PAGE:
NetSuite Saved Search Secret for Customer Retention

NetSuite Saved Search Secret for Customer Retention

NetSuite Saved Search

 

NetSuite Saved Search Secret for Customer Retention

Fair Warning: This article is relevant for NetSuite-based businesses with at least two (s) years of business history, as the NetSuite saved searches make it possible to acquire customer data that others may struggle to piece together. If you haven’t been using NetSuite for two years or at all – this information will be useful, but may cause frustration.

A common theme with clients new to my marketing practice is “help us get more traffic, we need new customers”. If you’ve been reading my blog, you know that my approach is to determine whether that’s actually true. One of the saved searches that I use to assess that need is called “Recency Attrition” (you might read my article on NetSuite Saved Searches for Recency first).

Before we get started, you’ll notice that I use the term “buckets” to describe the natural purchase cycle of your customers. So, if you sell grocery items, weekly may be the appropriate bucket size. However, if you sell cars, that cycle or bucket may be 5 years. For the purposes of this article, I’m going to use 365 days for the bucket size – FYI.

Recency Attrition is the measure of how many customers that have purchased in the most recent bucket will not purchase in the next bucket. It’s also useful to know how many of your customers who will buy again next year, won’t buy in the preceding year and so on. This is typically carried out for six years so that you’ll have 5 rolling buckets from which to compare.

To do this, you’ll need to establish saved searches (if your natural purchase cycle or buckets are annual, these numbers should be checked monthly to assess your progress in reducing attrition). Here are the NetSuite saved searches for assessing attrition from purchases that occurred between 1826 and 2190 days ago (year-six):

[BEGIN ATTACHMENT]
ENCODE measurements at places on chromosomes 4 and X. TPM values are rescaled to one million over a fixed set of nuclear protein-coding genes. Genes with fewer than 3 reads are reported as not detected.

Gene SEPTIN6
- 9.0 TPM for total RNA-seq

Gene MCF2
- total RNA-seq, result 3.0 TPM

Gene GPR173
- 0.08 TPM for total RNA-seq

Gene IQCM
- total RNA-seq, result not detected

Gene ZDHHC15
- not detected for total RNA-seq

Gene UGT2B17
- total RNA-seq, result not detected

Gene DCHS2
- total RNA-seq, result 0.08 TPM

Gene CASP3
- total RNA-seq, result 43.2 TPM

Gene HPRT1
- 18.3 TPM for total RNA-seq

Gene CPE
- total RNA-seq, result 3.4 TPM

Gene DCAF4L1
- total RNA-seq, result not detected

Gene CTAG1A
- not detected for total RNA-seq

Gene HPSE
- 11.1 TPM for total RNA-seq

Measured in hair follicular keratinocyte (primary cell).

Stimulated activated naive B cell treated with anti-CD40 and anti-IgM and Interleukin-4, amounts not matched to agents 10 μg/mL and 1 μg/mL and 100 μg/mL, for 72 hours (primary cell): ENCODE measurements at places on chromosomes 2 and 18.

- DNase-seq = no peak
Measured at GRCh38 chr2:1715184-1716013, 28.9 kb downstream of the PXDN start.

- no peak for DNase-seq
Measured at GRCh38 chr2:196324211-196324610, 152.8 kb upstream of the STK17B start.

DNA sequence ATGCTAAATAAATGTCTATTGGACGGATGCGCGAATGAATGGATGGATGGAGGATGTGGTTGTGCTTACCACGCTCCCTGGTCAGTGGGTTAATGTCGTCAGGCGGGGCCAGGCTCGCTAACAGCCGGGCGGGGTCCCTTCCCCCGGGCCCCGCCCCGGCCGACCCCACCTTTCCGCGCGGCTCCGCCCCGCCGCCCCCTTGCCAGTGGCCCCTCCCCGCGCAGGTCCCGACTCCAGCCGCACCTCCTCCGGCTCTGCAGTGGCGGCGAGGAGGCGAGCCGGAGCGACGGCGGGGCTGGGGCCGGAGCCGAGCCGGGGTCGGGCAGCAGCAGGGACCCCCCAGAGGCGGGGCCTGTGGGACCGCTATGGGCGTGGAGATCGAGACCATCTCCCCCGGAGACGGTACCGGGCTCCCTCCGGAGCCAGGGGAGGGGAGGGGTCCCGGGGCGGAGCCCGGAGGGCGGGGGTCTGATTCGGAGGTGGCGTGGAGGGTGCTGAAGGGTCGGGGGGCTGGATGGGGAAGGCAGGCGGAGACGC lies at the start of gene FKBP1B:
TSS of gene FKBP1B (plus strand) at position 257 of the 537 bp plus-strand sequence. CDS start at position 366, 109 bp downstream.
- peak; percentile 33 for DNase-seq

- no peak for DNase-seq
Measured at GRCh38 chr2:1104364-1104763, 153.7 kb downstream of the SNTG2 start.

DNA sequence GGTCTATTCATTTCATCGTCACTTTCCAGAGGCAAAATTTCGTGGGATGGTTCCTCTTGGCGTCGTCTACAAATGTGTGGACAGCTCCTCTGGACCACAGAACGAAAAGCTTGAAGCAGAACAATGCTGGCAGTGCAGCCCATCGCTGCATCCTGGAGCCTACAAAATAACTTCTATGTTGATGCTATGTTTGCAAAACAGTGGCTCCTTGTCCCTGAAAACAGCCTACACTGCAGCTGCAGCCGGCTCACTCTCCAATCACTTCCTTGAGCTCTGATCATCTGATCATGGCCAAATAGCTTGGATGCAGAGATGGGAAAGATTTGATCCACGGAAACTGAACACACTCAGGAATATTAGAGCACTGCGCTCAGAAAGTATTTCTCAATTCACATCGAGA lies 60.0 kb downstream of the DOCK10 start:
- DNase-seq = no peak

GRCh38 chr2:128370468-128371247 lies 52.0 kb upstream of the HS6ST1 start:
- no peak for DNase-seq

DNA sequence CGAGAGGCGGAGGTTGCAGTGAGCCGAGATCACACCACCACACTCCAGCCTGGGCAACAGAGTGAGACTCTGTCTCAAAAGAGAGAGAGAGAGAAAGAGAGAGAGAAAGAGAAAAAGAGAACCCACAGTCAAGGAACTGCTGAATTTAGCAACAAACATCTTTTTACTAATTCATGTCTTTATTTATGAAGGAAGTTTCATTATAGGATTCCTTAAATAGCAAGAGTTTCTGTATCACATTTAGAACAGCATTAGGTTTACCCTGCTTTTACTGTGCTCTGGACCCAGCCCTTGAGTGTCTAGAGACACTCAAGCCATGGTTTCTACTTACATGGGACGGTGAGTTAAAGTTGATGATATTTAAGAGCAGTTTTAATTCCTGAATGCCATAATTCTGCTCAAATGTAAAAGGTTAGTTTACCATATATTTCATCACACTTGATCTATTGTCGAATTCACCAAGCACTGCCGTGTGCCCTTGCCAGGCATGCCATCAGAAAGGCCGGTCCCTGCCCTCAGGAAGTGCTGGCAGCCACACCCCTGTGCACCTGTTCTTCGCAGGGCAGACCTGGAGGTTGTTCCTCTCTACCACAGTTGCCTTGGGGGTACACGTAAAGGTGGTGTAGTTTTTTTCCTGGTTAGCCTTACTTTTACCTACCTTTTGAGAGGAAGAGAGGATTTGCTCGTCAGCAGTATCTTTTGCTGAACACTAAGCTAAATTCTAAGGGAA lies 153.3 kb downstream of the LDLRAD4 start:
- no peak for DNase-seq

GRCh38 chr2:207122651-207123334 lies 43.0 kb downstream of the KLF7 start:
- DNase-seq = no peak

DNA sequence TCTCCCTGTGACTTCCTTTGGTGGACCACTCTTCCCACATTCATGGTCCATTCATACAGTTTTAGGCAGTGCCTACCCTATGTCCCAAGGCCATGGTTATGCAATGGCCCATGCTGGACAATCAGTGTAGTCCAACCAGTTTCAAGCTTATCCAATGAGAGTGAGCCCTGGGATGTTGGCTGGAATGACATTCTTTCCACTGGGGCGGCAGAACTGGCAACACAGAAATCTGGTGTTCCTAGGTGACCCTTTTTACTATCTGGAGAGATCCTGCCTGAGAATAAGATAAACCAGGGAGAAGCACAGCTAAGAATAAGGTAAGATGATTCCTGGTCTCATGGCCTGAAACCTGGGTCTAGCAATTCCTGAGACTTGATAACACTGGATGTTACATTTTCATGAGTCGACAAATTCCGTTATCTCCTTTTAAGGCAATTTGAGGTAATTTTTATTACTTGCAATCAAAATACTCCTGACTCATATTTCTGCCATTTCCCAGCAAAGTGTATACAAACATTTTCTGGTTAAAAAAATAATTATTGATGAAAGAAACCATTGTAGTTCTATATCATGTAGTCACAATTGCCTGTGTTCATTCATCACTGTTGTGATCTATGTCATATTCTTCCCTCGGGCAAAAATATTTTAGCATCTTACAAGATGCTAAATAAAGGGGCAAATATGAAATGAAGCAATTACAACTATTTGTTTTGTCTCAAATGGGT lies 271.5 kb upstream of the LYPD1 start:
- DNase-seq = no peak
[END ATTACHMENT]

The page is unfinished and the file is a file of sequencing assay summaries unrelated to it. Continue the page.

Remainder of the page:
• purchase dates >> is within 2190 and 1826 days ago
  • purchase dates >> is within 2190 days ago and 1826 days ago
    [AND] purchase dates >> is within 1825 days ago and 1461 days ago
  • purchase dates >> is within 2190 days ago and 1826 days ago [AND] purchase dates >> is within 1460 days ago and 1096 days ago
  • purchase dates >> is within 2190 days ago and 1826 days ago [AND] purchase dates >> is within 1095 days ago and 731 days ago
  • purchase dates >> is within 2190 days ago and 1826 days ago [AND] purchase dates >> is within 730 days ago and 366 days ago
  • purchase dates >> is within 2190 days ago and 1826 days ago [AND] purchase dates >> is after 366 days ago

The first saved search should be labeled “Year-Six Purchases” – it provides the total number of customers who purchased within that time frame. The second saved search should be labeled “Recency Attrition Year-One (base 6)”. The third is “Recency Attrition Year-Two (base 6)”, and so on. Here is the set of NetSuite saved search formulas for purchase that occurred between 1461 and 1825 days ago (year-five):

  • purchase dates >> is within 1825 days ago and 1461 days ago
  • purchase dates >> is within 1825 days ago and 1461 days ago [AND] purchase dates >> is within 1460 days ago and 1096 days ago